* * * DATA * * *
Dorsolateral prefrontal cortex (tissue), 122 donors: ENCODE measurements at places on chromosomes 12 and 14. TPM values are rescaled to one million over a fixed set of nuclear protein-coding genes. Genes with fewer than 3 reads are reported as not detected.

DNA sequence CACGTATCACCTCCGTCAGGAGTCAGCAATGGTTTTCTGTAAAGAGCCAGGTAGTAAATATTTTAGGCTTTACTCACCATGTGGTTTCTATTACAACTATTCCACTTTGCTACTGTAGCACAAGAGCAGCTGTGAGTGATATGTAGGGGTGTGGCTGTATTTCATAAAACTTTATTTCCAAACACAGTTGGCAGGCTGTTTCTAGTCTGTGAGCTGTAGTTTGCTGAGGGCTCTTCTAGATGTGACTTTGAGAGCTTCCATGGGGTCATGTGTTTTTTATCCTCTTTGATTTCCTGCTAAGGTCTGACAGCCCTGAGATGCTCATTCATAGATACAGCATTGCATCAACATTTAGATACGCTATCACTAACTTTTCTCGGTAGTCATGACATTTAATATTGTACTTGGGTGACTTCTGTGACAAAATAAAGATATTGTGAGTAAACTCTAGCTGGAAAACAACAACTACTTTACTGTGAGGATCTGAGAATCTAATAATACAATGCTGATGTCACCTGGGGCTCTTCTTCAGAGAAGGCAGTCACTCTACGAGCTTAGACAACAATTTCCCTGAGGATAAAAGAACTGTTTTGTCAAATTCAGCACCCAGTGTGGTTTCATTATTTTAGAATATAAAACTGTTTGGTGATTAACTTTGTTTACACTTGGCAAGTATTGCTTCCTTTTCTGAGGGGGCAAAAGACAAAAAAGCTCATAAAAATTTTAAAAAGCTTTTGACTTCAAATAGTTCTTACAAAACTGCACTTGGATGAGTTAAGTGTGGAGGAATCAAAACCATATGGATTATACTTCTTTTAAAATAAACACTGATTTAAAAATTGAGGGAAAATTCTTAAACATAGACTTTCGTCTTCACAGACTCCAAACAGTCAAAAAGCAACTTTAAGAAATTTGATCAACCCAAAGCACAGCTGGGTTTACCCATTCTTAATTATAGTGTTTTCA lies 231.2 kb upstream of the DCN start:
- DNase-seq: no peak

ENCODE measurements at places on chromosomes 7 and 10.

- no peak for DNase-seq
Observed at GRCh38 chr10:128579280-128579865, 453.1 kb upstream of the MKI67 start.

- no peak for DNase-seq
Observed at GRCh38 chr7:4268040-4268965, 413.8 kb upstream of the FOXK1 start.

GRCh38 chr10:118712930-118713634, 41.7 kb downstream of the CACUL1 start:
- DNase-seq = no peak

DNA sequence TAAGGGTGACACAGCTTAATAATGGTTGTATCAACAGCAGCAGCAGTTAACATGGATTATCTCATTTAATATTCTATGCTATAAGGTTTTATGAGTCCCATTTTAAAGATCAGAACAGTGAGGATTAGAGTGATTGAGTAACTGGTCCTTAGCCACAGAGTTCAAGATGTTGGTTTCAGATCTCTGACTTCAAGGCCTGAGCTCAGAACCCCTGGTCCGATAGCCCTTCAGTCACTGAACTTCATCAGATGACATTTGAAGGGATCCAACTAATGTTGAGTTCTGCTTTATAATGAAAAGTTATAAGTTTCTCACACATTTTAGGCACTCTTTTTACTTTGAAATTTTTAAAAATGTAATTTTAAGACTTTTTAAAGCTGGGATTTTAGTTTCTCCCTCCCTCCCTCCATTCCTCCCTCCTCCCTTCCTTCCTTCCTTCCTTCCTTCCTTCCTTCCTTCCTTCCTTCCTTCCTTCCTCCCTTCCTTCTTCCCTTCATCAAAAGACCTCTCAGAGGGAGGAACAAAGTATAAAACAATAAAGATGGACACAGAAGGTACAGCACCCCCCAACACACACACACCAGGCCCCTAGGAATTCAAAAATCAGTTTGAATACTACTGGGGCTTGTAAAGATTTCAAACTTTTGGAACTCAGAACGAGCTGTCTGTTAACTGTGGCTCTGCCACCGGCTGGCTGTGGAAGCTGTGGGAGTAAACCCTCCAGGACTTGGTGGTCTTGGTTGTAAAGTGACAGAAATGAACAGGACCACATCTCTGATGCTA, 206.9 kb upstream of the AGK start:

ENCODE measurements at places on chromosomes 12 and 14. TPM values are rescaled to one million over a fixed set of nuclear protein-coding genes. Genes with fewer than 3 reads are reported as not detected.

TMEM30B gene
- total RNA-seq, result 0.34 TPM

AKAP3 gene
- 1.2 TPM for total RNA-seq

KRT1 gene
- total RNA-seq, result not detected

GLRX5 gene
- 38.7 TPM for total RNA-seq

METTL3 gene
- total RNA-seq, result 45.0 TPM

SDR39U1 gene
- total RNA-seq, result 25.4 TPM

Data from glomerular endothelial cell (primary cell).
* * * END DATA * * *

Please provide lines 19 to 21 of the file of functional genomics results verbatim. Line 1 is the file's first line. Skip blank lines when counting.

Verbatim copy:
GLRX5 gene
- 38.7 TPM for total RNA-seq

METTL3 gene